Changing the Paradigm of Insurance Customer Communications Management

Is there a better way to effectively meet today’s customer communication expectations and achieve ROI than struggling to implement the latest software package?

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Insurance enterprises are at an inevitable crossroad. In an attempt to stay abreast of changing expectations with customer communications, many companies have tried to expand their communication infrastructure by purchasing a software tool that allows for the personalization and multichannel delivery options they need. If an IT department doesn’t have the resources—or the needed technical skills—to keep up as these solutions continue to evolve, a company can easily fall behind in achieving its strategic communication goals. Add to that a shift in priorities with the focus now on how well a document engages the customer. Is there a better way to effectively meet today’s customer communication expectations and lead to the ROI and value insurance organizations desire?

Proliferation of Point Solutions

Historically, enterprises have looked to software providers to meet their customer communications management (CCM) requirements and providers have responded with feature-rich document composition software. Over the years, however, customer communication requirements have evolved. Subsequently, new offerings have emerged while others have fallen by the wayside. As a result, insurers have invested in a proliferation of point solutions to fill gaps and address changing needs. And still, they continue to struggle to achieve their strategic customer communication goals.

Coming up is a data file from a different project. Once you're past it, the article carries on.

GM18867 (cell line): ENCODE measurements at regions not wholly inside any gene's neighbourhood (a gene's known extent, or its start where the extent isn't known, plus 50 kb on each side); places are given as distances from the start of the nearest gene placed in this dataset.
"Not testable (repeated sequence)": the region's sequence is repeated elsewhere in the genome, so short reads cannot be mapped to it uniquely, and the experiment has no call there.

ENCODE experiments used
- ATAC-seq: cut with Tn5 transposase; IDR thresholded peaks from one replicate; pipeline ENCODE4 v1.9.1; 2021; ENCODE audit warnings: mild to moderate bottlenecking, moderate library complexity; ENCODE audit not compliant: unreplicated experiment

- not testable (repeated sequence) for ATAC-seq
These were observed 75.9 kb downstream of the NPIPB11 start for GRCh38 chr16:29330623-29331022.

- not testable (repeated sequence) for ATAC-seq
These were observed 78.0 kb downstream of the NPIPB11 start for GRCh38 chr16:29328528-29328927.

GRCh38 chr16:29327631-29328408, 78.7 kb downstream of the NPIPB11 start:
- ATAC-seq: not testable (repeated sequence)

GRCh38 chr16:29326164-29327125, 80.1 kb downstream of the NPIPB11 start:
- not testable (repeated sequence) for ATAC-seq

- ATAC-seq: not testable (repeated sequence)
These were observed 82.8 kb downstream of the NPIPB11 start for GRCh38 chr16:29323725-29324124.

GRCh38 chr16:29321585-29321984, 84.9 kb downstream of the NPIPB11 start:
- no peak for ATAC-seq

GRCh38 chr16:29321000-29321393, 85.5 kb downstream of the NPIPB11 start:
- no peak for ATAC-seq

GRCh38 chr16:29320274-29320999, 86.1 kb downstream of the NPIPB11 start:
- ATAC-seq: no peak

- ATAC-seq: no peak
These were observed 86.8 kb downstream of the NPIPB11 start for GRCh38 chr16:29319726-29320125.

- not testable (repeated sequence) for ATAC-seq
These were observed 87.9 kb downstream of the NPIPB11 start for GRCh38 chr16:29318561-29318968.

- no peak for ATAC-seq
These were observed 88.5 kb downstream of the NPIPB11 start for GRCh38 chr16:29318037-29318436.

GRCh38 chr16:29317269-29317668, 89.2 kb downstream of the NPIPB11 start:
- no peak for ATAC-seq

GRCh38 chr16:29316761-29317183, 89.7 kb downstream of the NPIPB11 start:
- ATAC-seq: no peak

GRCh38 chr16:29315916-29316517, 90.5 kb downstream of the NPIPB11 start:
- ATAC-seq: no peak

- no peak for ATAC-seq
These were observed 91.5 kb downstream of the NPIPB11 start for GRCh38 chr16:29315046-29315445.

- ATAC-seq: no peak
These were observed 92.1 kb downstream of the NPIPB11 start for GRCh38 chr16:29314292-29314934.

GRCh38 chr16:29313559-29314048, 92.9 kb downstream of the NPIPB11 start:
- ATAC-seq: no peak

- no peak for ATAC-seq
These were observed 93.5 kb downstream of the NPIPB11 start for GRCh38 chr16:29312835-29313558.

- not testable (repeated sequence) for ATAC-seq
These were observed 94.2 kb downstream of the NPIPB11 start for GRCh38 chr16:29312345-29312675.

Every insurance company in this situation typically faces two sets of challenges. The first is a CCM challenge brought about by the fact that many organizations have multiple core processing systems that are good at churning data, but have limited capabilities in document creation.  Documents generated by these core systems are typically less than eloquent.  Many organizations also have multiple document composition tools, document archives and content repositories across the organization.  With multiple CCM components comes multiple and disparate workflows that make managing the CCM infrastructure a technological challenge.  This is further exacerbated by pressures to remain compliant with strict regulations while meeting customer expectations in a digital world.

The second challenge is an internal one. Internal IT departments typically operate as a cost center and are subject to internal budget cycles. Although additional future project phases are always in the plans, they don’t always happen. Budget approval decisions are typically not made based on pushing the envelope in CCM technology or even meeting customer requirements, but on other organizational priorities. This can leave an insurer with partially-built CCM technology infrastructures that are unable to support the creation and delivery of robust customer communications.

Disjointed CCM Infrastructure